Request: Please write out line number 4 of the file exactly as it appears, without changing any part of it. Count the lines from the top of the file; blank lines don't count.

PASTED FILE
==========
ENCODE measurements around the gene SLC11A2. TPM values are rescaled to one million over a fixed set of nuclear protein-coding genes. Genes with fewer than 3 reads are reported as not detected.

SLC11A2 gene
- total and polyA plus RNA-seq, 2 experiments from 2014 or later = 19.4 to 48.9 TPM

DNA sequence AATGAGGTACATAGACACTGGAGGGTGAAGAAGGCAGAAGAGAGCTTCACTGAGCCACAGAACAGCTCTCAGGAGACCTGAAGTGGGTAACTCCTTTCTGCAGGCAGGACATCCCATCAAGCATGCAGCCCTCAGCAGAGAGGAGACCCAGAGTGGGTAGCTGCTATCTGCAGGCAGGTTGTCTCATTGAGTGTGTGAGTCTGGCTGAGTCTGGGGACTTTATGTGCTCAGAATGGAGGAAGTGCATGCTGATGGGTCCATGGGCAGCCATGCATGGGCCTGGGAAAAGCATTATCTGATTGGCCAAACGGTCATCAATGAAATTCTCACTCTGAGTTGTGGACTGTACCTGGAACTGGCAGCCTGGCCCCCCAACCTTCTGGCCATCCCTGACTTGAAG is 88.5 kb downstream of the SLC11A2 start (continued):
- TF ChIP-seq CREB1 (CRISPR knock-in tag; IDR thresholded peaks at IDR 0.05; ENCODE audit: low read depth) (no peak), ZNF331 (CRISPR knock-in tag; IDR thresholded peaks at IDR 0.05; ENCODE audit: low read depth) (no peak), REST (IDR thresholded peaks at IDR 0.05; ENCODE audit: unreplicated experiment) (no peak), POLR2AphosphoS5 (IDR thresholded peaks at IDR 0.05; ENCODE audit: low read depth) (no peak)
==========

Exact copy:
DNA sequence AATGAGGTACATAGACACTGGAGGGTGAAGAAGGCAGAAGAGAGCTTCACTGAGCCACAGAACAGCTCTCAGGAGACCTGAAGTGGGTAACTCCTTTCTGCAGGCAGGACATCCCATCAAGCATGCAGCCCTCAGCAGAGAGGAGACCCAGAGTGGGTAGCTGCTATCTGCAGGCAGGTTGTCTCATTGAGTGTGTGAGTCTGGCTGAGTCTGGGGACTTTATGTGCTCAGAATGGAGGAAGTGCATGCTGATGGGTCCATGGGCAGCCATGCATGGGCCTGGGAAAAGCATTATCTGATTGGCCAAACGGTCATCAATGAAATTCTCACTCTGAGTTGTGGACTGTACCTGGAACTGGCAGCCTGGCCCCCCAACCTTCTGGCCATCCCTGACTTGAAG is 88.5 kb downstream of the SLC11A2 start (continued):